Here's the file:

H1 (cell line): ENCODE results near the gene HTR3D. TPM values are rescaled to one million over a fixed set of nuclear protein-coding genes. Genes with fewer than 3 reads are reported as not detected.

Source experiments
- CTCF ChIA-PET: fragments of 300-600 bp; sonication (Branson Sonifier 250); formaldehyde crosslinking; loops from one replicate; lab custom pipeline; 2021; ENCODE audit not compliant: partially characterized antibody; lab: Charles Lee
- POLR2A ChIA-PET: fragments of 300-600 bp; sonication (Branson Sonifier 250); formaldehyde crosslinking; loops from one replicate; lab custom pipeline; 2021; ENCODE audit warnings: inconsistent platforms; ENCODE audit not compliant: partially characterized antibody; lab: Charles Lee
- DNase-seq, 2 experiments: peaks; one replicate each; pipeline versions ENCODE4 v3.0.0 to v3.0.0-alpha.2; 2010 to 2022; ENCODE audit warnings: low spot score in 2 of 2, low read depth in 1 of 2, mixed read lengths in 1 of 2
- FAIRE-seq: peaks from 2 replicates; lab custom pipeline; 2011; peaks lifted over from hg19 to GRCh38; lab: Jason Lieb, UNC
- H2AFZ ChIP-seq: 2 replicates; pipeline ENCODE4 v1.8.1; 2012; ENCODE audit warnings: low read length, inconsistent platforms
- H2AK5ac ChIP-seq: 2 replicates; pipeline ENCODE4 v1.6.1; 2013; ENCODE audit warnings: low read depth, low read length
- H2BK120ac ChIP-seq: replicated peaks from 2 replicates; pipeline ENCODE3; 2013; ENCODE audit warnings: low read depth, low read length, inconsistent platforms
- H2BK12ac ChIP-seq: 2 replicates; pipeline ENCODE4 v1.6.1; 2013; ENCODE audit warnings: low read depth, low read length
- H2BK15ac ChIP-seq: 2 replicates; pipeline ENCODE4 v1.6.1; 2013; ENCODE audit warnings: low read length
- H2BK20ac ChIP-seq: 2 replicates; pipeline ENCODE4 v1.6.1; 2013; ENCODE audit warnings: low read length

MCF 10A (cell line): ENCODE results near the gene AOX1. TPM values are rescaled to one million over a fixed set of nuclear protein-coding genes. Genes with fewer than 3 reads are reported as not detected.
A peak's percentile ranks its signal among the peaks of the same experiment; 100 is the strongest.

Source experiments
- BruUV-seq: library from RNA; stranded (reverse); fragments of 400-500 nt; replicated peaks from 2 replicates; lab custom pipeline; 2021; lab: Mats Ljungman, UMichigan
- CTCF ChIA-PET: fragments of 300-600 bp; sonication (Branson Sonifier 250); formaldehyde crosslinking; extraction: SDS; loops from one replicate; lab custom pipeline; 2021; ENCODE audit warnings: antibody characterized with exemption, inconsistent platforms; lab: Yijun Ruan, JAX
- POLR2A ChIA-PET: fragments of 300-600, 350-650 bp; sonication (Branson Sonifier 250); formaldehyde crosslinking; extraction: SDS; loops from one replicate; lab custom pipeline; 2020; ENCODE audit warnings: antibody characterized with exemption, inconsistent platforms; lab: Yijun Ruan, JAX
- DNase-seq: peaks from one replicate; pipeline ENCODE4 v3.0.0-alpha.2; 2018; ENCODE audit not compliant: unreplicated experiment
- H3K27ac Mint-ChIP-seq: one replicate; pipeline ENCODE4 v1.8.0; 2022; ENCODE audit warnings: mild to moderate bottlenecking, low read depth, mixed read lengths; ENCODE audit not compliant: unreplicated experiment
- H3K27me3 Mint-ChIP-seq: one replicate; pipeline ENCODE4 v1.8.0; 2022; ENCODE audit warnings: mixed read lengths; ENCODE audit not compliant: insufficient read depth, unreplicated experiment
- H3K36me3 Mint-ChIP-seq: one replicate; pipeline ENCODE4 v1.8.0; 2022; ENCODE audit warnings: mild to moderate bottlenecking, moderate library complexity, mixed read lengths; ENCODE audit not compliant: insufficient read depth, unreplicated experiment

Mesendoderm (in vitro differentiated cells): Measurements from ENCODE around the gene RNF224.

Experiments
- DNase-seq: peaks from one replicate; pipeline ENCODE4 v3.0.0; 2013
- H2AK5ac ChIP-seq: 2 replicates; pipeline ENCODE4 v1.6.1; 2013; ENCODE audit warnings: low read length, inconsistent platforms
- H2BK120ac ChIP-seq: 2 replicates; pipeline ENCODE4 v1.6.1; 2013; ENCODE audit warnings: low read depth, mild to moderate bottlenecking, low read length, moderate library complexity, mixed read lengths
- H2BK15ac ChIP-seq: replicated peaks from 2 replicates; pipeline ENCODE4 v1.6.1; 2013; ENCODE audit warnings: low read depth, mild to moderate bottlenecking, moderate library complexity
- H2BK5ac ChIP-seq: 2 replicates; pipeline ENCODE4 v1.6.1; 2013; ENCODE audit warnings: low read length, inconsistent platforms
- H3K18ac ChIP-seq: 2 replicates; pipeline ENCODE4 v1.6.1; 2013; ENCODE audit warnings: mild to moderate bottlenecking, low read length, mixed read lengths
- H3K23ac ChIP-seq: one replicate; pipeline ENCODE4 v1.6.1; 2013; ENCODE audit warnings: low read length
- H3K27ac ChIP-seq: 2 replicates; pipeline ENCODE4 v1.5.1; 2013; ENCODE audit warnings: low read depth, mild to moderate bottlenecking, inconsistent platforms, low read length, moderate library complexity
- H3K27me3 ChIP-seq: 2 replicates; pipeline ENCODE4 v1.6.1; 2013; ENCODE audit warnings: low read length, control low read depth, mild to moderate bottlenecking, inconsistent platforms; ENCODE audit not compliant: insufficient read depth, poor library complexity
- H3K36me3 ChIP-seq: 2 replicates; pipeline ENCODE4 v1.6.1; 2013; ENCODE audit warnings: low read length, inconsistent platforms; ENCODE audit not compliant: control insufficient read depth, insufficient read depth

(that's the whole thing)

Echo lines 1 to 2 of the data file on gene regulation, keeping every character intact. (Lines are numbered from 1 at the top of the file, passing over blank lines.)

H1 (cell line): ENCODE results near the gene HTR3D. TPM values are rescaled to one million over a fixed set of nuclear protein-coding genes. Genes with fewer than 3 reads are reported as not detected.

Source experiments